The eruption of Mount St. Helens killed at least 35 people, left more than 90 unaccounted for and created scenes in Washington, Idaho and Montana that might have been lifted from a science-fiction movie. Take, for example, the thick layer of ash that blanketed Spokane, Yakima and smaller towns in eastern Washington and threatened to turn the Evergreen State into the Evergray State. Try to sweep the ash away and it swirled around and settled somewhere else. Hose it down and it turned to a cement-like substance. The accursed ash clung to everything, clogging sewers and waterways, gumming up automobile engines, so darkening the skies that midday seemed like midnight. Residents likened it to being in a windless sandstorm. About the only ones who had anything good to say about the ash were Yakima police, who found it helpful in nabbing a suspect in a grocery-store robbery; they said he left a trail of footprints leading to his home in the volcanic dust.

Residents of Yakima and neighboring towns either stayed home or wore surgical masks when they ventured outside. Washington State's spring football game was canceled, as was a three-game Pacific Coast League series between the hometown Indians and the Ogden A's in Spokane's Indian Stadium, where the grass was covered by what wags were calling Ashtroturf. Last Monday Spokane was supposed to start celebrating Non-Polluter Commuter Week, during which citizens would be urged to leave their cars at home and ride bicycles to work. But with most stores and businesses closed, residents wound up not going to work at all.

Wildlife affected by the blowout included the Roosevelt elk herd that usually grazes in the Spirit Lake area at the foot of Mount St. Helens. Some of the elk were presumed killed, and with their range destroyed, the fate of survivors was uncertain. The eruption also spewed hot ash and mud into the Toutle River, a tributary of the Columbia rich in steelhead trout and salmon. The water temperature, normally 52° at this time of year, reached 100°, leaving the Toutle a dead river. Also dead was the Cowlitz River downstream from the point at which the Toutle flows into it. Even without the high temperatures, fish probably would have been killed by silt clogging their gills. In any case, at least 10 million young Chinook and Coho salmon were destroyed. Worse, streams that formerly were gravel-bottomed now had cementlike bases, which will likely disrupt the food chain on which spawning depends. Also, with at least 1,300 feet of its 9,677-foot peak ripped away, Mount St. Helens may no longer be tall enough for the formation of the glacial ice that, during summer thaw, feeds spawning streams. The effect on local fisheries could be calamitous.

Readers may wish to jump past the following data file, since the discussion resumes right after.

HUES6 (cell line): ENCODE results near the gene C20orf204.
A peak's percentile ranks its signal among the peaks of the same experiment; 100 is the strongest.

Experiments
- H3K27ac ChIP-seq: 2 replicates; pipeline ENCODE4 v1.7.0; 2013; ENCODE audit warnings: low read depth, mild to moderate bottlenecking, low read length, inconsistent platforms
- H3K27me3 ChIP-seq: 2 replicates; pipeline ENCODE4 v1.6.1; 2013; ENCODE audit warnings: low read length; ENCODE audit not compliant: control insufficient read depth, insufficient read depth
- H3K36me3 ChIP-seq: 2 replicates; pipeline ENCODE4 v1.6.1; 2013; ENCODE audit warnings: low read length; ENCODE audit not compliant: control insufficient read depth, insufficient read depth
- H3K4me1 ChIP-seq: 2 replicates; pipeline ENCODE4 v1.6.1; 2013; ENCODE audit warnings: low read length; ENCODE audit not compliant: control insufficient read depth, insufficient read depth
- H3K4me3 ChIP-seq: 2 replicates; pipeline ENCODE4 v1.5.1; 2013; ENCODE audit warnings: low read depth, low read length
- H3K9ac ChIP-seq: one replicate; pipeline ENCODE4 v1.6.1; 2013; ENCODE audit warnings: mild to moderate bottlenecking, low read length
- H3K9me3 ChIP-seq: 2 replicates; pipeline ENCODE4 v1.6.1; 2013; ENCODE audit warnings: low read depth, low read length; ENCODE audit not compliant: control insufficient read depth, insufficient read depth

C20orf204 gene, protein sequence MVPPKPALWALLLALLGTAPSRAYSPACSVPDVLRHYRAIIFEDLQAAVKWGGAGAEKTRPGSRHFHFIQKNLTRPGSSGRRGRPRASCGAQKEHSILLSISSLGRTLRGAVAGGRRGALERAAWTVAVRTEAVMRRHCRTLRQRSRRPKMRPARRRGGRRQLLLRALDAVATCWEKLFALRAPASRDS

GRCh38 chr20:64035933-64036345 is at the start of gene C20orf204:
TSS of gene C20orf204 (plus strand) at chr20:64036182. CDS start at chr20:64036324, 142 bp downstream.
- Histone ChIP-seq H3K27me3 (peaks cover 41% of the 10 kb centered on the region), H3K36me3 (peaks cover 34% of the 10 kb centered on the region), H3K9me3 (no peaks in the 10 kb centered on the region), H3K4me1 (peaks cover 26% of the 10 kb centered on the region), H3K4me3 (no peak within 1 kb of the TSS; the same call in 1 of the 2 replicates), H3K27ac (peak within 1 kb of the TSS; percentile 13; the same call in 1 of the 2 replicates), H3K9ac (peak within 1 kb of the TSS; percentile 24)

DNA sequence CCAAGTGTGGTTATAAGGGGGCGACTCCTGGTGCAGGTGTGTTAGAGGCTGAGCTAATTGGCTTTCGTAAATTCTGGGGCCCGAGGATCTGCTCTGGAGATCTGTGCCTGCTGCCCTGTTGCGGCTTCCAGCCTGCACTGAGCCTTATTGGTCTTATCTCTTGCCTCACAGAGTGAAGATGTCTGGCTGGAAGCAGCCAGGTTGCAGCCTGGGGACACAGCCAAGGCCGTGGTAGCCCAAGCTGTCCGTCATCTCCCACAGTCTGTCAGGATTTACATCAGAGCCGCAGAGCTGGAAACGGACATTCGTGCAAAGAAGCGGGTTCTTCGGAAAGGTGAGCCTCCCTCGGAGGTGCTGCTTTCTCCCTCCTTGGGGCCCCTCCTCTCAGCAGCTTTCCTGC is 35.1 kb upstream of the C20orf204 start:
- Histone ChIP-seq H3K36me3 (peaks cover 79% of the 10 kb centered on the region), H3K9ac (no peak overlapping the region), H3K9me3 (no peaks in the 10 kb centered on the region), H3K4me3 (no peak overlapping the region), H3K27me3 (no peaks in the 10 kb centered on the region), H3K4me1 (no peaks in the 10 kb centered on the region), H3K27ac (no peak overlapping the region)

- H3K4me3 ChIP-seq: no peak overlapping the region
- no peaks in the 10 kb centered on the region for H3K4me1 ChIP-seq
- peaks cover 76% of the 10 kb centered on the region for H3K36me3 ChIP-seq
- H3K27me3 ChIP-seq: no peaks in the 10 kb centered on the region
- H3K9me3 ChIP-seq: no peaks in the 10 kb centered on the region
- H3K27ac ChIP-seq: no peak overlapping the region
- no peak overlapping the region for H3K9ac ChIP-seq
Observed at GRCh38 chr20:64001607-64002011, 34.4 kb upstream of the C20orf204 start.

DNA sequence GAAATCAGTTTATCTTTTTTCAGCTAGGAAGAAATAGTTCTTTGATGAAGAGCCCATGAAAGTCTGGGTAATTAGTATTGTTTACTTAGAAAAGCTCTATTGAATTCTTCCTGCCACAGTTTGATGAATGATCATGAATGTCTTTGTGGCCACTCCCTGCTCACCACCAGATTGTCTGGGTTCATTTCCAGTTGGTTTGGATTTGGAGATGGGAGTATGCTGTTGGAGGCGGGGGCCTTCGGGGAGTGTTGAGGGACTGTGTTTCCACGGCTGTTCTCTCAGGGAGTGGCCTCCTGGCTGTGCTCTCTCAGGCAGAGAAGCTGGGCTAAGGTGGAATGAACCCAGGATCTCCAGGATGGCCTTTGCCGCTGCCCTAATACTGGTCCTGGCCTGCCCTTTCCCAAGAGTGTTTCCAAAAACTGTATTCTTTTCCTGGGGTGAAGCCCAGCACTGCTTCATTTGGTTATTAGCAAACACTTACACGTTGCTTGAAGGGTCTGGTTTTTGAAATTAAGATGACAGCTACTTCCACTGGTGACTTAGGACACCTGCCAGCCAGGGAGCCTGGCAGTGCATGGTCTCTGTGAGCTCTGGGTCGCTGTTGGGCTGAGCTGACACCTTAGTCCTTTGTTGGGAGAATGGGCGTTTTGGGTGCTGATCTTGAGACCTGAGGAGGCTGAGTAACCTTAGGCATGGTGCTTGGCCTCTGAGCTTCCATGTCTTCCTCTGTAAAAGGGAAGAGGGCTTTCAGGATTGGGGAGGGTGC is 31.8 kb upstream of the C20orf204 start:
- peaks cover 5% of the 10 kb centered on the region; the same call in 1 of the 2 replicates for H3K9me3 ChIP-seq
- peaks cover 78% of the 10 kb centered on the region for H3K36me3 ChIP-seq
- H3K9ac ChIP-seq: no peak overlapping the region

The death of Jockey Robert Pineda of injuries suffered in a spill during a race at Pimlico in 1978 cast harsh light on the widespread use of Butazolidin, an anti-inflammatory drug, on horses. The accident occurred when a horse named Easy Edith, who had been given Bute as treatment for sore knees, snapped a leg, causing a chain-reaction pileup of four horses, Pineda's among them. Pineda's family brought a $10 million negligence suit in U.S. District Court in Baltimore against Pimlico and Easy Edith's owner and trainer, alleging that Bute numbed the horse, posing "a great danger to all other horses and to all jockeys because such a horse cannot respond normally and properly to its own injuries."

Last week that case was settled out of court. Ben Cohen, one of Pimlico's owners, called his track's contribution to the settlement "peanuts," adding, "So we pay them what we would have paid the lawyers." But other sources said the full settlement was for $350,000, a sum that didn't seem negligible at all. The settlement made it all the more welcome that the Maryland Racing Commission last week issued a virtual ban on the racetrack use of both Bute and another much-abused drug, Lasix. The commission's action could avert serious accidents in the future—and possibly spare some horsemen and tracks from having to shell out more peanuts.



•Mike Marshall, Minnesota relief pitcher, who has been booed by the fans this season: "If they worked as hard at their jobs as I do at mine, this country wouldn't have the inflation problem it now has."

•Darrell Johnson, Seattle Mariner manager, on how he knows when it's time to change pitchers: "You just listen to the bat and ball come together. They make an awful noise."